BACKGROUND: As the main passive structure preventing patellar lateral subluxation, accurate knowledge of the anatomy, material properties, and functional behavior of the medial patellofemoral ligament (MPFL) is critical for improving its reconstruction. PURPOSE: To provide a state-of-the-art understanding of the properties and function of the MPFL by undertaking a systematic review and statistical analysis of the literature. STUDY DESIGN: Systematic review. METHODS: On June 26, 2018, data for this systematic review were obtained by searching PubMed and Scopus. Articles containing numerical information regarding the anatomy, mechanical properties, and/or functional behavior of the MPFL that met the inclusion criteria were reviewed, recorded, and statistically evaluated. RESULTS: A total of 55 articles met the inclusion criteria for this review. The MPFL presented as a fanlike structure spanning from the medial femoral epicondyle to the medial border of the patella. The reported data indicated ultimate failure loads from 72 N to 208 N, ultimate failure elongation from 8.4 mm to 26 mm, and stiffness values from 8.0 N/mm to 42.5 N/mm. In both cadaveric and in vivo studies, the average elongation pattern demonstrated close to isometric behavior of the ligament in the first 50° to 60° of knee flexion, followed by progressive shortening into deep flexion. Kinematic data suggested clear lateralization of the patella in the MPFL-deficient knee during early knee flexion under simulated muscle forces. CONCLUSION: A lack of knowledge regarding the morphology and attachment sites of the MPFL remains. The reported mechanical properties also lack consistency, thus requiring further investigations. However, the results regarding patellar tracking confirm that the lack of an MPFL leads to lateralization of the patella, followed by delayed engagement of the trochlear groove, plausibly leading to an increased risk of patellar dislocations. The observed isometric behavior up to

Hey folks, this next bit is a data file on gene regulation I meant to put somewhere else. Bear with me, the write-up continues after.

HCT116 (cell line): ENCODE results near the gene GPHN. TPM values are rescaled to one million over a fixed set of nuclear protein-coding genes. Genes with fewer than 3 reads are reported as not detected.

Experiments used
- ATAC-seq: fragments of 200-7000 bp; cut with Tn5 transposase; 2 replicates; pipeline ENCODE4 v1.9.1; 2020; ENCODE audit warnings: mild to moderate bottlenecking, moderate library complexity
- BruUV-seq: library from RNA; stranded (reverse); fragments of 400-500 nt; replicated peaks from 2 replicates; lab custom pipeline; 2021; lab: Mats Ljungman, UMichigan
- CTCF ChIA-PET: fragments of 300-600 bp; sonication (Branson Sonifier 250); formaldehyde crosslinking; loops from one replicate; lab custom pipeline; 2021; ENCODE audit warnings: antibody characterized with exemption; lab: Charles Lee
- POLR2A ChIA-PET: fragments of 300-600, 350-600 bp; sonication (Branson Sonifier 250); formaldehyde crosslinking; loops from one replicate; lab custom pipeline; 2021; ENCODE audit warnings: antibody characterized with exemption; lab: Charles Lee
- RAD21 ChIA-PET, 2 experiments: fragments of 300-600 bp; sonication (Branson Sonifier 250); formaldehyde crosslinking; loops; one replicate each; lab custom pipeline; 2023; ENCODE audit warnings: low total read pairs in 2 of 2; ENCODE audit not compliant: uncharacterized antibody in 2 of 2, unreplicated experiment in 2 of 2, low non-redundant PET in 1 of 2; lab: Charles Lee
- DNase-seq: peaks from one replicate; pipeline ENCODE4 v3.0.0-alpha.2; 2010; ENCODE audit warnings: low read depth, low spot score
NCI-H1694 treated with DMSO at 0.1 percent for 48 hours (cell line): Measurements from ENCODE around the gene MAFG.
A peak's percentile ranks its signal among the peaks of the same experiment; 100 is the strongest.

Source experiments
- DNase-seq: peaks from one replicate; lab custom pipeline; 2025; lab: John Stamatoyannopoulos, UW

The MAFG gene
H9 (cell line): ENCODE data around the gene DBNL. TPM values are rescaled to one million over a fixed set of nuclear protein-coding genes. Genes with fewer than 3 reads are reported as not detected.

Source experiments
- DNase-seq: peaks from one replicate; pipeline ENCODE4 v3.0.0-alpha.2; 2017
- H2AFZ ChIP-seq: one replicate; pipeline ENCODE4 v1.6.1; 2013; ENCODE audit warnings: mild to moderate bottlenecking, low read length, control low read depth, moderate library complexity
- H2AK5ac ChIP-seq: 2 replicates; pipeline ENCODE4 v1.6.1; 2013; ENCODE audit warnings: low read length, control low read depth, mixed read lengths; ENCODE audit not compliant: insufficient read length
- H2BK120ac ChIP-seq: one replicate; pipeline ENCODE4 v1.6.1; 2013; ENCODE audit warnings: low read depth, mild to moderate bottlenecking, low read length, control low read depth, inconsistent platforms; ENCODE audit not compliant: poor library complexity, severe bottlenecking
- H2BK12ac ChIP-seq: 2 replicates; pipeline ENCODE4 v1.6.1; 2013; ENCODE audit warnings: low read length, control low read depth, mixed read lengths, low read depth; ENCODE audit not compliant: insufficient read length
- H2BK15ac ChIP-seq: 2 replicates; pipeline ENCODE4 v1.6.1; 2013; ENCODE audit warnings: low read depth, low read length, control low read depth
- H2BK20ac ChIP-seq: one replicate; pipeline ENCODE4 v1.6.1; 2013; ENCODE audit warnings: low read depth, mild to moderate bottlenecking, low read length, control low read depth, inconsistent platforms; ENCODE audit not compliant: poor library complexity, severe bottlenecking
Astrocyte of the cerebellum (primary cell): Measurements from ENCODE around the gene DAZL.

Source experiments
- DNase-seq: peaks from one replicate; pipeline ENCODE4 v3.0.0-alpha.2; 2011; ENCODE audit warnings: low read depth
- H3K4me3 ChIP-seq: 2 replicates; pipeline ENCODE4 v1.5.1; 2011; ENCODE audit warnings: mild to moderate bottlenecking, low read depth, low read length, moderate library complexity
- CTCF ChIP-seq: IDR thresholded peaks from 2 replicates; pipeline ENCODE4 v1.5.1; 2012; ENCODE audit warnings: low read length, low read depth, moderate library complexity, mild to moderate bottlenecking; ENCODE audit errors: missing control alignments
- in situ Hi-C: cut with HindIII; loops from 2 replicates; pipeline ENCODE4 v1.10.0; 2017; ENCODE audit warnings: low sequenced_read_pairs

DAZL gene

• Journal article
    Amis AA, 2019,

    Editorial Commentary: Taking a Wider View During Anterior Cruciate Ligament Reconstruction? The Case for Doing More Than Just Reconstructing the Anterior Cruciate Ligament Itself